Or buy your season ticket from a station that’s closer to work and cycle there instead of your local station – you can decide how far you want to ride each morning and securely lock your bike at the station before you jump on the train. You’ll save money on fares, too.

On lighter summer evenings, you can cycle when you get home or head out after dinner. Or take yourself out for an early morning cycle, beat the traffic and catch the golden hour, when the sun looks magnificent, the birds are singing and everything feels right in the world.

However and whenever you like to ride, your bike should easily fit in with your routine.

5. It’s a great way to socialise

Whether you prefer to go out with your family to explore the countryside at the weekends or get a group of mates together for a more challenging ride – cycling can really bring people together. 

There are loads of cycling clubs for all skill and fitness levels where you can meet fellow cyclists who love to ride at the same pace as you. Or if you can’t find one, why not set up your own group?

Cycling with others is a fantastic way to build your confidence, as your companions will look out for you. Someone’s usually planned the route beforehand so you won’t get lost a long way from home, and if you forget your puncture repair kit, there’s a good chance someone will help you out.

Plus, there’s the traditional stop off for a coffee or a pub lunch, so you can really make a day of it, if you like. Search for cycling groups in your area and find one that matches your fitness level – if you’re just starting out, a 40km ride might be a little ambitious, so choose wisely.

6. There’s something for everyone

You may not be a huge fan of cycling in a peloton, but off-roading in the countryside may appeal to you. Or perhaps testing your technical skill on a mountain bike trail is more your style. 

We’re all different, and thankfully, there’s bikes and cycling routes to suit every rider. You really don’t have to take on heavy traffic or steep hills if it’s not your thing.

You can explore cities, dramatic coastal scenery, go on an off-roading adventure, challenge yourself to tackle a gravel track or sample the world’s best family-friendly routes. 

Fix your bike to a roof rack and head off to explore the great British countryside or, (Covid permitting), take your wheels overseas. 

Whether you’re doing laps of your local park, cycling to work or racing down a mountain – as long as you’re having fun, do whatever works for you.

7. The sky’s the limit

Once you’re feeling confident, you might want to test your cycling skills and push yourself (and your bike) to the limit.

You could challenge yourself to a longer or more technical ride, try to beat your personal best on your favourite route or even take a cycling holiday.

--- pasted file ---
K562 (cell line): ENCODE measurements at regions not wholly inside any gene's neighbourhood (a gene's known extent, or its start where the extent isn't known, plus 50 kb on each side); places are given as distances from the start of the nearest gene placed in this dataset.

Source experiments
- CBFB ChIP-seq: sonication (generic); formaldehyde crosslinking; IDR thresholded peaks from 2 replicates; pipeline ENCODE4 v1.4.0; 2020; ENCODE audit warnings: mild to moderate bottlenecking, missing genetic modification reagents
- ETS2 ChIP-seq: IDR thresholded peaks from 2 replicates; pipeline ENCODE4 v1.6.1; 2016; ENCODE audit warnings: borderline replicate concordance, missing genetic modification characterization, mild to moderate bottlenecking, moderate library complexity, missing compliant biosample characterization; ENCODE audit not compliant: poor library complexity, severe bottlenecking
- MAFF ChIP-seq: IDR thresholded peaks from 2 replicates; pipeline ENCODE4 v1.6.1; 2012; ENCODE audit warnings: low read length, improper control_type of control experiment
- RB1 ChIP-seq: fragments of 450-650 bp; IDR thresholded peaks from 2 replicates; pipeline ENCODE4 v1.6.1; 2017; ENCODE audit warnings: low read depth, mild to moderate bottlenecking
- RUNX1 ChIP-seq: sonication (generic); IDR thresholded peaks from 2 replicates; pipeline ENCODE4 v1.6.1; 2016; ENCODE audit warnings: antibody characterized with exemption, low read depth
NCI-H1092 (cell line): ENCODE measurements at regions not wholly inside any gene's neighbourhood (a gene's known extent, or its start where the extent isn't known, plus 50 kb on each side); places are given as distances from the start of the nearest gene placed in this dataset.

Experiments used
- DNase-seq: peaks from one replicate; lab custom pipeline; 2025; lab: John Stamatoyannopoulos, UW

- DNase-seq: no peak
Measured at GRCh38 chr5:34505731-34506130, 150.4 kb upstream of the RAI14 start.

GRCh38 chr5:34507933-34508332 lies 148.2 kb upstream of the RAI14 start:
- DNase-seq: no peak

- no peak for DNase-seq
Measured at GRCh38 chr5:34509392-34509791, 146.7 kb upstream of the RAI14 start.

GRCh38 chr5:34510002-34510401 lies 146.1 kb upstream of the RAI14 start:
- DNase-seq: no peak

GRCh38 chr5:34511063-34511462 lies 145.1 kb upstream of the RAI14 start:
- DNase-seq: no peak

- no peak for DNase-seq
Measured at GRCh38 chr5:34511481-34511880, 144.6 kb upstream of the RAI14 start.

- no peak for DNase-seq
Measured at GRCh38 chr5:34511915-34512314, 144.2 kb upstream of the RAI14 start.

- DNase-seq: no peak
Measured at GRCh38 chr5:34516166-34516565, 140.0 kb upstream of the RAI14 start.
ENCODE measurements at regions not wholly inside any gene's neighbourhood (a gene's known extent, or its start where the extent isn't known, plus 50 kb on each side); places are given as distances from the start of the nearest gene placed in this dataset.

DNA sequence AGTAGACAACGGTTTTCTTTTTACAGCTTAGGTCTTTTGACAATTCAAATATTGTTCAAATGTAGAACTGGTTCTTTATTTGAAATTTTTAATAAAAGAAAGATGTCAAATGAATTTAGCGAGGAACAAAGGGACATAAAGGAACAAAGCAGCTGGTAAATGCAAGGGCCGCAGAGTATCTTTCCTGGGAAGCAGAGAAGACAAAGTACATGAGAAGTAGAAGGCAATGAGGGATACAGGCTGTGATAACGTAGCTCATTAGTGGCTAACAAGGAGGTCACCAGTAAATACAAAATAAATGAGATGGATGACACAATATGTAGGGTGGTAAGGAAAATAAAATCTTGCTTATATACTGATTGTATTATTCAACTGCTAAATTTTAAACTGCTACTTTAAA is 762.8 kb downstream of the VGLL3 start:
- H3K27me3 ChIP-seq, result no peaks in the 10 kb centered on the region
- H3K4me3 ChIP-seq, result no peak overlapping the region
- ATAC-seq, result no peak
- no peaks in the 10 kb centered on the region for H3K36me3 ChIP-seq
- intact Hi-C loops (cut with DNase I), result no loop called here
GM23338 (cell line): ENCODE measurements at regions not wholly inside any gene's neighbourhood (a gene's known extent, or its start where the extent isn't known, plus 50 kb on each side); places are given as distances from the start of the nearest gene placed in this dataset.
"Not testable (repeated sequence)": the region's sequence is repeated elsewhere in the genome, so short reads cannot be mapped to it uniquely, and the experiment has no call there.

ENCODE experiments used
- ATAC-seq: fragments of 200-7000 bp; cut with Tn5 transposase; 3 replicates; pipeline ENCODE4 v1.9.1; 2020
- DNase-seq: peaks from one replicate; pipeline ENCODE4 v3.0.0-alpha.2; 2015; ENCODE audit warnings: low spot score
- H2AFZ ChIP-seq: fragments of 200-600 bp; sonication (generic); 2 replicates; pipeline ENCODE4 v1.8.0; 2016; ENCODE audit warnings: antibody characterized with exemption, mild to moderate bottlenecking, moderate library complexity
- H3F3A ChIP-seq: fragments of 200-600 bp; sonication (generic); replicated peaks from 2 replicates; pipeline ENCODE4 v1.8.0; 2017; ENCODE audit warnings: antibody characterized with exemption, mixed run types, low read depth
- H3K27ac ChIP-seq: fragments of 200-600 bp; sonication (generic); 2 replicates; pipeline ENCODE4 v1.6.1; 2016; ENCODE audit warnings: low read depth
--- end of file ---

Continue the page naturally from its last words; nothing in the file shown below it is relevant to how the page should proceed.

Many people get into cycling later on in life, so it’s never too late to dust off your bike and go on an adventure.

There are hundreds of sportives, cycling events and races all over the world every year – why not discover some near you and see if you’re up to the test? Once you experience the buzz of an organised event and feel the adrenaline of crossing the finishing line, you’ll be hooked.

Look after yourself and your wheels

If you want to ride regularly, it’s worth getting insurance to cover you and your bike, so you don’t find yourself out of pocket if you have a crash.

Check your home insurance to see whether your bike is covered for theft or damage while you’re out and about. You might find that it’s only covered while you’re at home.

Plus, you need to look after yourself, too. What if you cause damage to someone else’s property while you’re out cycling, or fall off your bike and need medical treatment?

Depending on the cover level you choose, Direct Line Cycling Insurance can cover you for:

  • Theft of your bike and cycling accessories
  • Accidental damage to your bike and cycling accessories
  • Public liability for damage caused by you while out riding
  • Personal injury while cycling or taking part in an event
  • Emergency medical cover, including dental care, optical care and physiotherapy
  • Taking your bike abroad, including bike box protection
  • Loss of event fees if you can’t take part due to injuries caused in a cycling accident

Getting specialised cycling insurance means that if you have an accident or your bike is stolen, your claim will be handled by someone who understands just how important your wheels are. 

With Direct Line Cycling Insurance, you’ll be looked after by a dedicated team of keen cyclists, who’ll aim to get you back on your bike as soon as possible.

Related articles

a cyclist secures bikes to the roof of a car
Lifestyle

Choosing a bike rack for your car

Getting bicycles from A to B often calls for more than just pedal power, as many people carry bikes on their car roof. We asked the experts to explain the differences between strap-mounted, roof-mounted and tow bar-mounted bike racks.
A bike chained to a lamppost.
Lifestyle

How to prevent your bike from being stolen

Thousands of cyclists in the UK have their bikes stolen each year by opportunistic thieves. With even basic bicycles worth considerable money, bike theft is a big business. To keep your bike secure, read our advice and help stop theft happening to you.